Last night I got some terrible news about a close friend. After the phone call, there was nothing to do but pray. We gathered our kids downstairs, told them what had happened, and did what Christians do when death, sorrow, and pain lacerate the soul: we spoke to God.
Three of the kids wanted to pray after me. They love my friend just like I love my friend. But our prayers were very different, in all the ways you might expect. Listening to my children pray reminded me that God cares more about our sincerity than our skill.
It’s not that God doesn’t care how we pray. He does. When Jesus’ disciples asked him to teach them how to pray, he didn’t say, “Say whatever you want, as long as you really mean it.” No, he taught them, and the church has been learning to pray from the Lord’s Prayer for twenty centuries and counting.
The Scriptures are filled with examples, instructions, and warnings about prayer. We have numerous Old Testament models, 150 psalmic prayers for every season, and rich apostolic prayers inspired by the Spirit of Christ himself. Our Father does care about how we approach him and speak with him in prayer.
But still, God cares more about our sincerity than our skill. He wants our hearts and our humility more than he wants a precise methodology.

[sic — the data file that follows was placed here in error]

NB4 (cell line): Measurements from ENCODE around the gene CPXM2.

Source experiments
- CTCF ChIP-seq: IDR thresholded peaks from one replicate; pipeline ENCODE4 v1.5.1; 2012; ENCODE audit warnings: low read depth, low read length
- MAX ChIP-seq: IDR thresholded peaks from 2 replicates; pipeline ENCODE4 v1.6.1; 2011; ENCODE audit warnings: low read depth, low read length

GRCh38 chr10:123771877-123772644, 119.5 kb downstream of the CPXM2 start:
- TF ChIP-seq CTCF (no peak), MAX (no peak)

There is no false dichotomy here. We should never drive a sharp wedge between message and method, content and medium, sincerity and skill. Over time, maturity should blend them together. But it will always be true, and it should always be remembered: Those who pray with skill do not always pray with sincerity, while those who pray with sincerity will usually develop the skill.
Every parent knows that we learn as much from our kids as our kids learn from us. So often, young as they are, they become our teachers. They call us back from our overcomplexities and our skill-addiction, back to the childlike sincerity where the kingdom loves to be born. Their prayers may be broken and stumbling, just like the broken world over which they pray, but their little hearts — well, the kingdom of heaven belongs to such as these.